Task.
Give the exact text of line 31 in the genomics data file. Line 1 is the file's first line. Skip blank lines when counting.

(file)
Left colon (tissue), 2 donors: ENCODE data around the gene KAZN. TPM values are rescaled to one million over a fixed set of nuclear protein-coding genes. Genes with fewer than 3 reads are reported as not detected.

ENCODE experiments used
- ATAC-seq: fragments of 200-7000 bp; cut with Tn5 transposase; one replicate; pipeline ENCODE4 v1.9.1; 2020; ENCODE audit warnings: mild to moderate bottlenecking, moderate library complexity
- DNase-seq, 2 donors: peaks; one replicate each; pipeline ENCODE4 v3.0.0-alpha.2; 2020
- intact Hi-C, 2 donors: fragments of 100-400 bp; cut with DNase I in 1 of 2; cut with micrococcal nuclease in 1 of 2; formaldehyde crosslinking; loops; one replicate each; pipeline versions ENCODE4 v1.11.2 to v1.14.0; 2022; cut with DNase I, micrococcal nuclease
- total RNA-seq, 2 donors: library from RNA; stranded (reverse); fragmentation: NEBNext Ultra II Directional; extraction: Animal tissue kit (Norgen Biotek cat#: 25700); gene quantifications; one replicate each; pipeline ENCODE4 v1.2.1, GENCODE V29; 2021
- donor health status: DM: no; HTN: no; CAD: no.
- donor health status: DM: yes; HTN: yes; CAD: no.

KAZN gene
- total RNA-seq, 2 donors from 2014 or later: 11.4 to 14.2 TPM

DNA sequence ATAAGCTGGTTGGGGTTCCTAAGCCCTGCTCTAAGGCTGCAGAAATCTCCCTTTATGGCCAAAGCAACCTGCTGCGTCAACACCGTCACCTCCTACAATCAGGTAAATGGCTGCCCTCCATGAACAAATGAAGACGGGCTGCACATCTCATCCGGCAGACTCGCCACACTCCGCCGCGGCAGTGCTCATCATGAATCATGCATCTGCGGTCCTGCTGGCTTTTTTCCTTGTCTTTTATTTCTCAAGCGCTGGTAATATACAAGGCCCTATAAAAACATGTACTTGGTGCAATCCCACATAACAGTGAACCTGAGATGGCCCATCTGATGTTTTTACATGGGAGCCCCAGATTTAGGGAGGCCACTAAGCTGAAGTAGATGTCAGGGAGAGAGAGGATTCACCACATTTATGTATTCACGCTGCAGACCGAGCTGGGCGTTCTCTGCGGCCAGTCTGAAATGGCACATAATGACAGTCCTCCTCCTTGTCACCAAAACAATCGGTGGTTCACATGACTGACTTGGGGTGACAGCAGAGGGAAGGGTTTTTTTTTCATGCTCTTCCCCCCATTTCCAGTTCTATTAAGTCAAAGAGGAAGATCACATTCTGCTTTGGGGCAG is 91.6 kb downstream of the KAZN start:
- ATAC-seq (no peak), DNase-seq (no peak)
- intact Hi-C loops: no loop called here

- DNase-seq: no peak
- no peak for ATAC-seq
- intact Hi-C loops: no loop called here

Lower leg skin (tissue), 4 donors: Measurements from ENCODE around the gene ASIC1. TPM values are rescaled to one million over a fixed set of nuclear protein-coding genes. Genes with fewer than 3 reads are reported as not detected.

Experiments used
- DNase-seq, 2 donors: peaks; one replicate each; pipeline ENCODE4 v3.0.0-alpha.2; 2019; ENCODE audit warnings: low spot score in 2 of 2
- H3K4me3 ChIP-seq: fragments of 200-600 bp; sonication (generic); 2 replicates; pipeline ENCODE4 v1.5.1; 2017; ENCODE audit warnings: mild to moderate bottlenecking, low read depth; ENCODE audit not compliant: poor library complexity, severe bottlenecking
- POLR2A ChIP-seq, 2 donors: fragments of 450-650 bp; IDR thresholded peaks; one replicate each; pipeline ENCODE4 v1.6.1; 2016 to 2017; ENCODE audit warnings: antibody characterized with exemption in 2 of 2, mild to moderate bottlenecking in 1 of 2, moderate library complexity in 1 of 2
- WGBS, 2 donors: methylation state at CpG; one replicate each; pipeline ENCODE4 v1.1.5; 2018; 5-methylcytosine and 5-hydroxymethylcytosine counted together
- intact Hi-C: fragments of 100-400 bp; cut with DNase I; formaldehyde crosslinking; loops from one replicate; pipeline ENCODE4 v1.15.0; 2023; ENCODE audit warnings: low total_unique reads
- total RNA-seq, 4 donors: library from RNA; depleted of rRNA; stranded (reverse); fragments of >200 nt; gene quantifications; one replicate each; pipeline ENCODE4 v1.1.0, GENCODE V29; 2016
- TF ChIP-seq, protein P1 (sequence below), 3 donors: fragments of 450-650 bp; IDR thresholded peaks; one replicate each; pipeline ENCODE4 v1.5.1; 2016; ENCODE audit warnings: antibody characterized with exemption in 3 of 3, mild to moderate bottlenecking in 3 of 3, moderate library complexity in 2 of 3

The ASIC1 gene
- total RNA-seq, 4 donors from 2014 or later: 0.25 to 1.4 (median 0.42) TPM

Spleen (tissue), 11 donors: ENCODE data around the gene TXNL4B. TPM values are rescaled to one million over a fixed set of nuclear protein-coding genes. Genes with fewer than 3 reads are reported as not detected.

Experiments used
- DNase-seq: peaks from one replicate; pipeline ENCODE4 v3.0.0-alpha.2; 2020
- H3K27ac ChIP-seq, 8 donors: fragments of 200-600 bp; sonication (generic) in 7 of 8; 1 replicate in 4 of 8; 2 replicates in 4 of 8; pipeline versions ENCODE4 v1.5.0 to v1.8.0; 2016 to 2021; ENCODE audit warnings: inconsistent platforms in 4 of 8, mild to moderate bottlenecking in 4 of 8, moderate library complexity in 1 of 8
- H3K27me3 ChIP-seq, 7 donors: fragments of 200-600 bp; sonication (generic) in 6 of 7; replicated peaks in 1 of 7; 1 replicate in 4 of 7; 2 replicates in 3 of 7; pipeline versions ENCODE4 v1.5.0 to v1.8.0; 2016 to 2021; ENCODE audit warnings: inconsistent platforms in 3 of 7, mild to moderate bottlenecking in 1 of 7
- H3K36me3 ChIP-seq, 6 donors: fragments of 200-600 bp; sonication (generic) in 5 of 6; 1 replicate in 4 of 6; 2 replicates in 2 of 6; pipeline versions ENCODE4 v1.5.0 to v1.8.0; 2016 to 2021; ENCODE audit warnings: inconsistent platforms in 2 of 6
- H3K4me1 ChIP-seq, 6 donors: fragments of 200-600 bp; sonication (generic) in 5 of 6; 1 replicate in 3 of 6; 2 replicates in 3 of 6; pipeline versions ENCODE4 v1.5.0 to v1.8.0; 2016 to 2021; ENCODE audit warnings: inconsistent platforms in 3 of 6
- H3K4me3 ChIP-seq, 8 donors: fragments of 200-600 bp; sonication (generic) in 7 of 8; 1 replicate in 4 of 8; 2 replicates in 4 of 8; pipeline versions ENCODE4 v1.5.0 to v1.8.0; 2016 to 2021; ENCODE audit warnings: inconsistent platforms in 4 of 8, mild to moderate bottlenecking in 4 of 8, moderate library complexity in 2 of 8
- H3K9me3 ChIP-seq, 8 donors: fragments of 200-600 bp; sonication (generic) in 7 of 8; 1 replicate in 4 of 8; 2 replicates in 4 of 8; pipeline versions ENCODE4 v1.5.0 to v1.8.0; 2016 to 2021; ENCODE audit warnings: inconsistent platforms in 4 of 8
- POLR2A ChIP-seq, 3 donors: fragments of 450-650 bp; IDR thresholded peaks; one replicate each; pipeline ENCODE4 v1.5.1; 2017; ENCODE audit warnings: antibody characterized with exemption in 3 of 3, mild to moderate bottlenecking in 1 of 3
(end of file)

- H3K27ac ChIP-seq, 8 donors: fragments of 200-600 bp; sonication (generic) in 7 of 8; 1 replicate in 4 of 8; 2 replicates in 4 of 8; pipeline versions ENCODE4 v1.5.0 to v1.8.0; 2016 to 2021; ENCODE audit warnings: inconsistent platforms in 4 of 8, mild to moderate bottlenecking in 4 of 8, moderate library complexity in 1 of 8